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Take a moment to think about the people you most enjoy spending time with - really give it some thought.


Some of your favorite people to spend time with could be the usual suspects –the loving parent, the devoted spouse, the friend since elementary school. However, it is not necessarily for the reasons you may think. Consider for a moment the fact that you may feel obligated to say you enjoy spending time with them.


If middle-age has given me any gift, it is the gift of understanding how to spend my time in more meaningful, less soul-draining ways. And I can’t get you to my normal schtick of happiness at work without taking you through the personal journey of happiness in general. It starts with understanding that you most enjoy spending time with people who accept you.

In my book, The Attitude Influence, I discuss the importance of authenticity. “Go where you are accepted, not where you are tolerated.” Why? Because it feels better when we are not having to constantly filter ourselves or dismiss the most important parts of our identity or value system. Couple this with my recommendation to stay away from the people who become the ducks in your life because they peck away at your happiness one subtle, hateful comment at a time.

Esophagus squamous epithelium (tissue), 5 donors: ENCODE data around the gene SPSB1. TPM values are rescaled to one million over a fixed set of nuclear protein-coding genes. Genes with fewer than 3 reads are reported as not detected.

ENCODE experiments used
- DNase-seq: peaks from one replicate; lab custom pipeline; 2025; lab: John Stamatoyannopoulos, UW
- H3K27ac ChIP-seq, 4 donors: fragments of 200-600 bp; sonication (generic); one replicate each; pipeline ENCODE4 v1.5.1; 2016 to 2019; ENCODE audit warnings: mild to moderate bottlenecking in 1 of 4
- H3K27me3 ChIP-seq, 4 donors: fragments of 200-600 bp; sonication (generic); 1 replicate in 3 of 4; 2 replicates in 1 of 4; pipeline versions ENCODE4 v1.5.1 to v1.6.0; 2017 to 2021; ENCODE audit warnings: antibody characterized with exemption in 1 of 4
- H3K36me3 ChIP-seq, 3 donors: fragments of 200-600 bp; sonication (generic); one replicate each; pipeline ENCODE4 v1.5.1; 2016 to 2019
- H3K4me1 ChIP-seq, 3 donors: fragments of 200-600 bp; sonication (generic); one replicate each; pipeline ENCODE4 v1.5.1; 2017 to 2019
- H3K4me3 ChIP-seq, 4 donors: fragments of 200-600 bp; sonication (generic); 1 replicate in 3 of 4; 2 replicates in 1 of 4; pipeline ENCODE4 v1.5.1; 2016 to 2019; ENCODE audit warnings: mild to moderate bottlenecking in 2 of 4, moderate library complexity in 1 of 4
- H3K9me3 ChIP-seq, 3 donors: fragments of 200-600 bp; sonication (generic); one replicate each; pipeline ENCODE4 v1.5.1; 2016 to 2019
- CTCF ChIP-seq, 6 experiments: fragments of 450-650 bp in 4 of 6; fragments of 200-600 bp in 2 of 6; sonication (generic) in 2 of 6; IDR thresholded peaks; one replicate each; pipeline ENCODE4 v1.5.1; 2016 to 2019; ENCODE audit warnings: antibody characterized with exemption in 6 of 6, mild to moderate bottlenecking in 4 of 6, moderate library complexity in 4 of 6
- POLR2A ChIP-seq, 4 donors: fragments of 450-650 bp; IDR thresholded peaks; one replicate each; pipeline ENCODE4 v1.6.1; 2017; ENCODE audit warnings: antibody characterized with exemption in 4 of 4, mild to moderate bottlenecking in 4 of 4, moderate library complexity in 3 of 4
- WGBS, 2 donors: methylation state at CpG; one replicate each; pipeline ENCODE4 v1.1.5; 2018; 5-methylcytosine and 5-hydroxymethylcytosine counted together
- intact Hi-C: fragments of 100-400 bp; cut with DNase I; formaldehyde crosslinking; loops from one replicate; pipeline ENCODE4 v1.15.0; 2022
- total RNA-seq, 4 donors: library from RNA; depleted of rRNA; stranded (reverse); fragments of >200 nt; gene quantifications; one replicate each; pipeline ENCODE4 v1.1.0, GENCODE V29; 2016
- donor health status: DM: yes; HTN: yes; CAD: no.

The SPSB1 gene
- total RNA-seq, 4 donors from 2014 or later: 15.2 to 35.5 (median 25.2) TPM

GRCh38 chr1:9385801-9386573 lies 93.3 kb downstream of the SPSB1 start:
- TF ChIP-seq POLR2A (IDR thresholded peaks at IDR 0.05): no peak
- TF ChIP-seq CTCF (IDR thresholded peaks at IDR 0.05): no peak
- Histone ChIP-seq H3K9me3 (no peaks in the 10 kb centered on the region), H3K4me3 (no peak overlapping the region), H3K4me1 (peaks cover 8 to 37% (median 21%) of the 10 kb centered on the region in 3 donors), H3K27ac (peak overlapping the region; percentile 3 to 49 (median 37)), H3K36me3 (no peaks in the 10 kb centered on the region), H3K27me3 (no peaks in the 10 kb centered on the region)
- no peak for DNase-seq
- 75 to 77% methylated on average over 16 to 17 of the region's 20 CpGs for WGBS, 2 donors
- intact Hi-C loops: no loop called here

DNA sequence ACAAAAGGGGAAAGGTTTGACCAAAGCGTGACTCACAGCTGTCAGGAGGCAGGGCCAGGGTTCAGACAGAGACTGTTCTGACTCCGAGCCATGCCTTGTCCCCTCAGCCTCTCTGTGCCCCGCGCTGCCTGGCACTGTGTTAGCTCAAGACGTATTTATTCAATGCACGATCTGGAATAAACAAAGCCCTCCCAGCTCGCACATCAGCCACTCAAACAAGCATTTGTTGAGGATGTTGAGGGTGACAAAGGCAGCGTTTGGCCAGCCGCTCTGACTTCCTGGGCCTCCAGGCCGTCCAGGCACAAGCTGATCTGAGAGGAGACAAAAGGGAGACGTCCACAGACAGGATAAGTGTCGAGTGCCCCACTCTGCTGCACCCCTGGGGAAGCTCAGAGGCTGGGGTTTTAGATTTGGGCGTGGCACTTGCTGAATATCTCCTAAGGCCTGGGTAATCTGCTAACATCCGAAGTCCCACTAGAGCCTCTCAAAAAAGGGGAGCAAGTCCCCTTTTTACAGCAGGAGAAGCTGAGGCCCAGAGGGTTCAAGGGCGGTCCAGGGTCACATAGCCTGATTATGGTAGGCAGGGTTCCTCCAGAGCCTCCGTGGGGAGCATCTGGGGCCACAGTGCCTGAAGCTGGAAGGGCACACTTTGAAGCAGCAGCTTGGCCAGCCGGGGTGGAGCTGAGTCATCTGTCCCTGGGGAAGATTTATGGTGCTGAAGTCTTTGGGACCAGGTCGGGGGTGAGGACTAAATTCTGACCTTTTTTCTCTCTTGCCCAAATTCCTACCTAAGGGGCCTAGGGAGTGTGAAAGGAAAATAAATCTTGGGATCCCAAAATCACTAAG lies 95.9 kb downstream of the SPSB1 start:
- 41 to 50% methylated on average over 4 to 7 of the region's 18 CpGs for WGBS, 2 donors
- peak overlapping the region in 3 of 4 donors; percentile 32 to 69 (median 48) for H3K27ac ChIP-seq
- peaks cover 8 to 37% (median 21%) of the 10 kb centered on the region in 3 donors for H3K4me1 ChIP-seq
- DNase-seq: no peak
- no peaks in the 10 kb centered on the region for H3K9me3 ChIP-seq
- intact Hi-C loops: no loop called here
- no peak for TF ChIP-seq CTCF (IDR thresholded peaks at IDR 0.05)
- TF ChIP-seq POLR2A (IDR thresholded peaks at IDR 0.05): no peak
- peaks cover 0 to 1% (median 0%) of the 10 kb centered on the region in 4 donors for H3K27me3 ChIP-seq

I have the most rewarding group of friendships I have ever had in my entire life. There is no one I consider a close, dear friend who makes snide comments about me or my family. They do not belittle my accomplishments or take satisfaction in my failures. My friends are not interested in filtering me. Instead, they are laughing with me – not at me. They are rooting for good things to come my way and standing by when life has handed me a blow. With their acceptance, I am not inclined to hide who I am, play small, and be apathetic. Those things will get me nowhere I genuinely want to go.


I get that it is a lot easier being me than being other people out there in this crazy world because if there is an honest conversation I have had with myself, it is the one in which I recognize my own privilege. The privilege of my white skin, my long-term heterosexual relationship, and the sexual identity I am fortunate to embrace wholeheartedly. Those are the parts you can see or witness, and those are the easy parts for me. What about the ones you can't see or witness? You make assumptions about my religion, politics, childhood, and the ease of my life as a mother of three white, intelligent, heterosexual (and dare I say, attractive?) children. There is a lot you don't know about my story, and maybe we can save that for another day.